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Nitrogen inhibitors hold huge promise

Nitrogen inhibitors hold huge promise

Jim Anderton welcomed the results from controlled research trials showing nitrogen inhibitors have the potential to reduce nitrogen losses by up to 60 -70 percent

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Minister of Agriculture, Jim Anderton welcomed the results from controlled research trials showing nitrogen inhibitors have the potential to reduce nitrogen losses by up to 60 -70 per cent. The recent review was released tonight by the Pastoral Greenhouse Gas Research Consortium (PGGRC).

"This is good news for farmers and New Zealand as a whole. Nitrogen inhibitors have the potential to make a huge difference to nitrogen losses into our waterways and to reduce agricultural greenhouse gas emissions. At the same time this technology can improve on-farm productivity and reduce input costs to farmers," said Jim Anderton.

Nitrification inhibitors help reduce the environmental impacts of nitrogen fertilisers and livestock urine. They are designed to reduce nitrous oxide emissions, which are powerful greenhouse gases, and nitrate leaching by holding nitrogen in the soil. Reducing the loss of nitrogen means less costly fertiliser is required and improvements in pasture growth.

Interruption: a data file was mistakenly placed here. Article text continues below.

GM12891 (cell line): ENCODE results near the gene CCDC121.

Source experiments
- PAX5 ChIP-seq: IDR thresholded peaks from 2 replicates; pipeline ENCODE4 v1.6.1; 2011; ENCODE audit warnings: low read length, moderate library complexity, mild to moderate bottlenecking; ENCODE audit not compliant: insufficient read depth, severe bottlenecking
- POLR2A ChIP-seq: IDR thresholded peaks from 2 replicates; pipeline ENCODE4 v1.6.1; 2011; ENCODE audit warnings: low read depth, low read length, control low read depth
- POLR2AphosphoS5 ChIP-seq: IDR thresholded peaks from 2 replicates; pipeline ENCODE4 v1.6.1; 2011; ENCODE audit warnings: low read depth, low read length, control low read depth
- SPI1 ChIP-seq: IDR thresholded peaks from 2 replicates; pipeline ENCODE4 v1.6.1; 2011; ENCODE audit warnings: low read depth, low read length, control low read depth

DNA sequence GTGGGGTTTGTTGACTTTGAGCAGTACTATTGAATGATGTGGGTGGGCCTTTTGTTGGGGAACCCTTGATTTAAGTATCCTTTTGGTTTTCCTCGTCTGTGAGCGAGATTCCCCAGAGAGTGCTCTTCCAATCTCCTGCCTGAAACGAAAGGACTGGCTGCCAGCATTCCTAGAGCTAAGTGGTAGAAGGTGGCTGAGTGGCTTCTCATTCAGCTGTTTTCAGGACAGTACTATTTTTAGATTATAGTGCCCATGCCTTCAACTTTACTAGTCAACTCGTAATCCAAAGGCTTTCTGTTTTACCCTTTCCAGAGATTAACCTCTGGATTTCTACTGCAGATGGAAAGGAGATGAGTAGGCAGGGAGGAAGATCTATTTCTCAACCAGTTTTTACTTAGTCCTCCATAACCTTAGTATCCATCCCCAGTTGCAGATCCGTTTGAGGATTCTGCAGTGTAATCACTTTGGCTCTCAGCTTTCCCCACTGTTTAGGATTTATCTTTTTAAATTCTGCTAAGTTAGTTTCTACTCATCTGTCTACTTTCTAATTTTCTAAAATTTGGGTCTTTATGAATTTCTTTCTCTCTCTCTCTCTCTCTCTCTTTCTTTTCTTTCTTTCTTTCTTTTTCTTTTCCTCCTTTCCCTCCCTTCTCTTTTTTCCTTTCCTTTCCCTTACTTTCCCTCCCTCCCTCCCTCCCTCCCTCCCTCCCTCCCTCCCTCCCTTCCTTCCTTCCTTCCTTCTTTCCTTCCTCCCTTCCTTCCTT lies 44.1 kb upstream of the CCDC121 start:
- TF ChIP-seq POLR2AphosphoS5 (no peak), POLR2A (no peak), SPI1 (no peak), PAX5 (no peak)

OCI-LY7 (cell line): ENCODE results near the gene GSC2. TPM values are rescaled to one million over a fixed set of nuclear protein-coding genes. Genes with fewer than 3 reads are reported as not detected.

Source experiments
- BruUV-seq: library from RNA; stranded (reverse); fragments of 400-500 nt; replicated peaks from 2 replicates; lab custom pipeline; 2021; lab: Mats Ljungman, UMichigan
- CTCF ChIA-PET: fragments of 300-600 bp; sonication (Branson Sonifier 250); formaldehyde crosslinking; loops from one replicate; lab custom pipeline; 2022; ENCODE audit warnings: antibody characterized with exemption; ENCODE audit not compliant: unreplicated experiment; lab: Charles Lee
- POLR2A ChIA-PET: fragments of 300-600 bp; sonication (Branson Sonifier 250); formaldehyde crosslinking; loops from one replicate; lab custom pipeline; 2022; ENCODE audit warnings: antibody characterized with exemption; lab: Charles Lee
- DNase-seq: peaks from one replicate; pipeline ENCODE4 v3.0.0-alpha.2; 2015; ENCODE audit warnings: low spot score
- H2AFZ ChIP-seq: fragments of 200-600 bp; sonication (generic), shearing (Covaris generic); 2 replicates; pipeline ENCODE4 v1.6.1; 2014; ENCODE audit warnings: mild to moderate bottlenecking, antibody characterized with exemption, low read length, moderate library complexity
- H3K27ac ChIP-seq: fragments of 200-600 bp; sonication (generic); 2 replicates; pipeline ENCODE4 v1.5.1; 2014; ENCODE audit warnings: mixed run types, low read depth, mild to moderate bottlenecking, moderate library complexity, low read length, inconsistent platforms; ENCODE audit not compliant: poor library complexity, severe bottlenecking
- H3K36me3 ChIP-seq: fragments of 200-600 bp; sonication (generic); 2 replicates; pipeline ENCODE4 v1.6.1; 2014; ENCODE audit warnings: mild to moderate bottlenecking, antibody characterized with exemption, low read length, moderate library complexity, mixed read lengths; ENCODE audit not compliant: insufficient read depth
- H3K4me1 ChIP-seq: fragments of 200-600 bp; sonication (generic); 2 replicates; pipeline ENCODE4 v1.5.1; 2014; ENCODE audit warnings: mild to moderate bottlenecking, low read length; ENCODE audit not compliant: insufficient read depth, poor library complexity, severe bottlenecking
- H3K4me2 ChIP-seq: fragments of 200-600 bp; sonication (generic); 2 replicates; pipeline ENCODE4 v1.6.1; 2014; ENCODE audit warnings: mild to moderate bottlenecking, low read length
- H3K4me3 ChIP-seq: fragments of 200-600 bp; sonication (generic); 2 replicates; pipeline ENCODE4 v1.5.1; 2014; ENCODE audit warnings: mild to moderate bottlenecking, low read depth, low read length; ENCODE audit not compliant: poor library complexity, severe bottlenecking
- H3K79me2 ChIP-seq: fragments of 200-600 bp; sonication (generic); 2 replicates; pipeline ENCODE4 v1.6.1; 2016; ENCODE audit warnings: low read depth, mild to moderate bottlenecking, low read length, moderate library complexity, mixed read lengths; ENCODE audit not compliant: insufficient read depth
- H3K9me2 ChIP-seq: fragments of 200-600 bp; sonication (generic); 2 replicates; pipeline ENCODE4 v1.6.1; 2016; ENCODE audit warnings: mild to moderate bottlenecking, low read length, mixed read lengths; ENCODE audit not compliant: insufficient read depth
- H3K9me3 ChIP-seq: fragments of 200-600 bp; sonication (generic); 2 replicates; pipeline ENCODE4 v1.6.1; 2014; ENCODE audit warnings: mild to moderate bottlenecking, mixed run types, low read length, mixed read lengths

"This is precisely the kind of technology we need for win-win scenarios in improving environmental performance and economic productivity. This is an example of what is good for business can be also be good for the environment," said Jim Anderton.

The review was undertaken for the PGGRC by the University of Melbourne and will be used to develop a research programme to support the increased use of inhibitors across the sector.

"Reductions will vary according to soil type and climate, and in some areas the reduction could be more like 20-30 per cent. But even a 20 percent reduction in nitrogen losses will be enormously helpful. Sustained nationally this would produce an extremely positive result and I am excited about the promise this holds," he says.

"The potential of these findings, and how to translate the science into farming practice will be issues that the Government, the industry and the researchers will be discussing over coming months when the Government consults on its soon to be released Land Use and Climate Change discussion document," said Mr Anderton.


ENDS

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